# How to Calculate the Number of Shares of Common Stock Outstanding

### Here's how to find out how many shares of a company's stock are owned by all investors.

Jan 14, 2016 at 12:21AM

The number of shares of common stock outstanding is a metric that tells us how many shares of a company are currently owned by investors. This can often be found in a company's financial statements, but is not always readily available -- rather, you may see terms like "issued shares" and "treasury shares" instead. Besides, it can be helpful to understand where the numbers you're looking at came from.

Here's what you need to know about the different share counts that publicly traded companies use, as well as how you can calculate the number of outstanding common shares.

Many different terms for the number of shares of stock
When examining a company's financials, or reading analysis about a stock, you may come across several different terms describing the number of shares of stock that exist for a company. These include

• Float -- The shares that are currently available to be bought and sold by the public.
• Restricted shares -- Shares that cannot be bought or sold without permission from the SEC, generally held by company insiders or institutional investors.
• Issued shares -- The total number of shares a company has ever issued. This includes shares that were made available to be bought and sold by the public, as well as shares bought by or issued to company insiders and institutional investors.
• Outstanding shares -- The total number of shares that are currently available to be bought and sold, as well as shares held by institutions and insiders.
• Authorized shares -- The total number of shares a company could issue.
• Treasury shares -- Shares that a company has bought back and are held in the company's treasury.
• Preferred shares -- A special kind of stock that pays a fixed dividend, much like a bond.

How to calculate outstanding shares
Of these terms, the two that you need in order to determine the number of outstanding shares are issued shares, and treasury shares. Because issued shares refers to the total number of shares a company has created, and treasury shares refers to shares that have been issued but bought back, subtracting these two numbers results in the number of outstanding shares. Generally, both of these figures can be found on a company's balance sheet.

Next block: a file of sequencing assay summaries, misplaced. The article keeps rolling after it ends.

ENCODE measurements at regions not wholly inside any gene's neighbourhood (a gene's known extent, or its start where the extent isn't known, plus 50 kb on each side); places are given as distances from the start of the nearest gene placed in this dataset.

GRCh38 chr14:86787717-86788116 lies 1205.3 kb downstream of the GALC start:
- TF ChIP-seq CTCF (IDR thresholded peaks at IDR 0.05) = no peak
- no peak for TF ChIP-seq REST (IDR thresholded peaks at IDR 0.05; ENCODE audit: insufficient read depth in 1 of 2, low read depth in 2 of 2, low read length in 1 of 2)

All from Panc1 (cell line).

As a real-world example, here is some information from Johnson & Johnson's 2014 year-end balance sheet. The company has 4.32 billion authorized common shares, of which 3,119,843,000 have been issued as of December 31, 2014. Next, 336,620,000 shares were held in the company's treasury at that time, so subtracting this from the number of issued shares means that Johnson & Johnson had 2,783,223,000 outstanding shares at the end of 2014.

The \$15,978 Social Security bonus most retirees completely overlook
If you're like most Americans, you're a few years (or more) behind on your retirement savings. But a handful of little-known "Social Security secrets" could help ensure a boost in your retirement income. In fact, one MarketWatch reporter argues that if more Americans knew about this, the government would have to shell out an extra \$10 billion annually. For example: one easy, 17-minute trick could pay you as much as \$15,978 more... each year! Once you learn how to take advantage of all these loopholes, we think you could retire confidently with the peace of mind we're all after. Simply click here to discover how you can take advantage of these strategies.

The Motley Fool recommends Johnson & Johnson. Try any of our Foolish newsletter services free for 30 days. We Fools may not all hold the same opinions, but we all believe that considering a diverse range of insights makes us better investors. The Motley Fool has a disclosure policy.

# 1 Key Step to Get Rich

### Our mission at The Motley Fool is to help the world invest better. Whether that’s helping people overcome their fear of stocks all the way to offering clear and successful guidance on complicated-sounding options trades, we can help.

Feb 1, 2016 at 4:54PM

To be perfectly clear, this is not a get-rich action that my Foolish colleagues and I came up with. But we wouldn't argue with the approach.